Making her debut at the Ms. Olympia this year, Monique Jones serves up an impressive overall package when it comes to muscle shapes and size. With broader-than-broad shoulders and enviable delts, to go with legs that match her upper body, Jones is agonizingly close to doing serious damage in the higher placings of this contest in the immediate future. The 2010 IFBB North American overall champion, Jones also made her pro debut this year with a fifth-place showing at the Tampa Pro, and a runner-up placing at the Europa Battle of Champions which qualified her for this year's Ms. O. She made a terrific addition to this lineup.
Cracking the top ten at the Ms. Olympia is a goal of any dedicated bodybuilder and when Texan Tina Chandler notched the tenth-place finish here it was the third time she has accomplished the feat in three tries. A 10th-placer in 2009, and 8th last year, Chandler had made considerable improvement over the calendar year. With a solid eighth-place finish at the Ms. International to start the year and qualifying for the Ms. O with a runner-up placing at the Tampa Pro contest, Chandler holds up well among fields of competitors who are notably larger in height and weight.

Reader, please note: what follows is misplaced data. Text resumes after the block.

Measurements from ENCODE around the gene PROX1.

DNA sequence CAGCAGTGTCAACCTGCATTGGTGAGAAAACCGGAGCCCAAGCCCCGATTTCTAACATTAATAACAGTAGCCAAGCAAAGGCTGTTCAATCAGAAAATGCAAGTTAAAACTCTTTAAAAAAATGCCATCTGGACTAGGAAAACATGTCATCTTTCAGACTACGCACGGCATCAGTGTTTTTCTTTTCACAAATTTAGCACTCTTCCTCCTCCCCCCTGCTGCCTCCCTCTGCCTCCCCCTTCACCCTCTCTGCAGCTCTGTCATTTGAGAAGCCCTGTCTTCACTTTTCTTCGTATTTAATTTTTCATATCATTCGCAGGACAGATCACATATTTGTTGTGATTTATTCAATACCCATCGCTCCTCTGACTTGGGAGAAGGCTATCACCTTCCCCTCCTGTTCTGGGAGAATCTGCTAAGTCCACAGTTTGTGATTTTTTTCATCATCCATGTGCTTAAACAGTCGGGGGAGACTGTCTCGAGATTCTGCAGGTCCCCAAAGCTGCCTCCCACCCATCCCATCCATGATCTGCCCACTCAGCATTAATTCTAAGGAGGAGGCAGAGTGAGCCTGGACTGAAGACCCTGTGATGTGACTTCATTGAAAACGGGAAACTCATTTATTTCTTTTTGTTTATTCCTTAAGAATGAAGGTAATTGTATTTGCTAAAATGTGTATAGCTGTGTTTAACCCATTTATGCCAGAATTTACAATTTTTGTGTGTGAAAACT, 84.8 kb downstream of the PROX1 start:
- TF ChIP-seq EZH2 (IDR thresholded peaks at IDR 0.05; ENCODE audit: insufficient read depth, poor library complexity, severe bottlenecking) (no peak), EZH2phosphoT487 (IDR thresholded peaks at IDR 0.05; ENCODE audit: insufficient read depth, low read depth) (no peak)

In the 11th to 17th positions more than one competitor could bave been considered lost in the proverbial shuffle. In 11th, 2011 Battle of Champions winner Kim Buck was brought out in the second prejudging call-out, but ended up missing the coveted top-ten placing. The 2006 NPC Masters National champion was yet another example of the high quality this field presented, and as all seasoned competitors understand, not everyone can place in the top five. Still, she looked brilliant in this lineup.